Creating prose to educate, motivate and entertain.
Having retired from the business world, Rosalinda is now pursuing her great love of books by catching up on her reading which she had no time before. She also writes historical novels and rose gardening articles and is the editor of the award-winning newsletter, The Charleston Rose. All her books (The Wentworth Legacy, The Iron Butterfly, and BAHALA NA (Come What May) are available at www.amazon.com/author/rosalindarmorgan. On her spare time, she enjoys gardening and volunteering in her neighborhood.
Fall is definitely in the air but as long as the weather stays mild, the roses will keep on blooming. I cleaned up the garden this weekend, pulling out all the bedraggled annuals and planted the rest of my spring bulbs. I saw some roses are still blooming but they are smaller than the spring blooms and the color is more intense. I saw this beautiful rose blooming next to my back door. It’s named Dr. Jane Goodall, to honor the legendary ethologist and conservationist, Dr. Jane Goodall.
Here is a lovely poem written by Thomas Moore (1779-1852) that carries my sentiment for the season.
An Associated Press photographer died. He was the fellow who took the picture of a fully armed paramilitary immigration enforcement officer taking a screaming child of six by force who was hiding with an adult in a closet, as the Clinton administration had no compunction about separating a Legal Immigrant from his family on American soil.
The Associated Press ran a 749-word obituary on the photographer, Alan Diaz. It was an interesting story — AP hired him after he took the SWAT team-crying kid photo.
But the story was a bit much, and a reminder of the media’s overblown sense of importance. The word iconic appeared four times.
Which brings me to a story I read about Melvin Garten, a real hero. His death brought no AP obituary because he never got a byline:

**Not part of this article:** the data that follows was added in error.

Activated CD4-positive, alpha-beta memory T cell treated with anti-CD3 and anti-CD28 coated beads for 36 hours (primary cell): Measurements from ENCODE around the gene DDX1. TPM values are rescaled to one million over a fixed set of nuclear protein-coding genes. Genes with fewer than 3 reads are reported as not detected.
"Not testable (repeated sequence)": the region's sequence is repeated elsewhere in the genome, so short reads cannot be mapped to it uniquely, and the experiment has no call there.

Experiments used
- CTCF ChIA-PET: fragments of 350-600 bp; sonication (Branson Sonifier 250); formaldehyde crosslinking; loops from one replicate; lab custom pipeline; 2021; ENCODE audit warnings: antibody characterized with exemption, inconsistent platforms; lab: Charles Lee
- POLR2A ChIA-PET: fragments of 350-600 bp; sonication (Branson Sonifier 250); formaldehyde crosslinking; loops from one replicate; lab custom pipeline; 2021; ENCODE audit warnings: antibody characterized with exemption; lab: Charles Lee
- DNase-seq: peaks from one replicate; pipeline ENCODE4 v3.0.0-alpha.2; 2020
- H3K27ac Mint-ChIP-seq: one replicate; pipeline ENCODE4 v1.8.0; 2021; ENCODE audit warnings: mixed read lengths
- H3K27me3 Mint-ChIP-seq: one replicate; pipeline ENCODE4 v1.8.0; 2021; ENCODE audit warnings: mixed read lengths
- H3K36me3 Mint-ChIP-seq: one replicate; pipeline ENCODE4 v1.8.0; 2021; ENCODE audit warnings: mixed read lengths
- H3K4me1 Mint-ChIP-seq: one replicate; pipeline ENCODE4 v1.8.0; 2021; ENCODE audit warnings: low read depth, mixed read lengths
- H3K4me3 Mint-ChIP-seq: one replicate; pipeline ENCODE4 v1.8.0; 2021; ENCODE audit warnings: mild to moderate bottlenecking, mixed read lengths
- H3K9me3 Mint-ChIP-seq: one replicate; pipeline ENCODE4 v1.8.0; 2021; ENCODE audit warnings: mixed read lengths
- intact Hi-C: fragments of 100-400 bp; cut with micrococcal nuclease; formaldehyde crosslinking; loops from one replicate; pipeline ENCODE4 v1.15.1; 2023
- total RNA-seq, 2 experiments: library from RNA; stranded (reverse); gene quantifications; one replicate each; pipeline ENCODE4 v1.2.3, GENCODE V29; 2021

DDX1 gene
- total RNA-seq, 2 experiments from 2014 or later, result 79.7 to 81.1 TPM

Limahong, or Lin Feng, also known as Lim Ah Hong or Limahon was a Chinese pirate and warlord who invaded the northern islands of the Philippines and also established a short-lived kingdom in Pangasinan. He built up a reputation for his constant raids to ports in Guangdong, Fujian and southern China. He is noted to have twice attempted and failed to overthrow the Spanish city of Manila in 1574.
There are different stories about Limahong with some degrees of historical accuracy. According to some legends, Limahong was from a Chinese Noble family; did something that offended the Emperor or Empress of the day which made them hire a pirate to rush him away from danger. He was leaving his homeland forever. This pirate sailed south to the natural harbor at Batangas, and as far north as safe harbor in Pampanga with Lim Ah Hong in tow. Lim Ah Hong…
The name “Mill Neck” originated from the mill Henry Townsend built in 1661 with a grant from his fellow freeholders. The old saw mill at Mill Neck produced cut lumber in planks as well as turnings for balusters, columns and fence posts until few years before it was demolished in 1890.
The Village of Mill Neck, NY 11765 is located on the North Shore of Long Island in the Town of Oyster Bay. To live in Mill Neck, NY is to live in one of the most expensive addresses in the United States according to some exclusive magazine for the rich and the famous. Although I have my doubt to some extent. Forbes Magazine have listed Mill Neck as the third priciest address in the United States. Most likely because most of the wealthy homeowners are concentrated in that zip code.
Philippine fauna forms a distinct subdivision within the Malayan region and provides evidence of the land bridges that once linked the archipelago with mainland Asia via Borneo. Palawan is especially rich in wildlife, which is closely related to Borneo’s. The wildlife of mainland Mindanao and Sulu also show affinity with Borneo, while northern Luzon has species in common with Taiwan and the Asian mainland.
Although the fossilized remains of elephants, have been found, the Philippines today has few large mammals. The absence of major predators means an abundance of small animals.
Tarsier – Photo by Wikipedia
There is a variety of fauna. Each September, migratory birds stop over on their way south from a chilling China. The Philippines is home to several indigenous birds and animals: sea turtles, mouse deer, tarsiers, and the Philippine eagle to name a few.
One hundred years ago this month, WWI ended with an armistice on November 11, 1918. The ‘war to end all wars’ was over. At the 11th hour of the 11th day of the 11th month, America swore “Never Again!”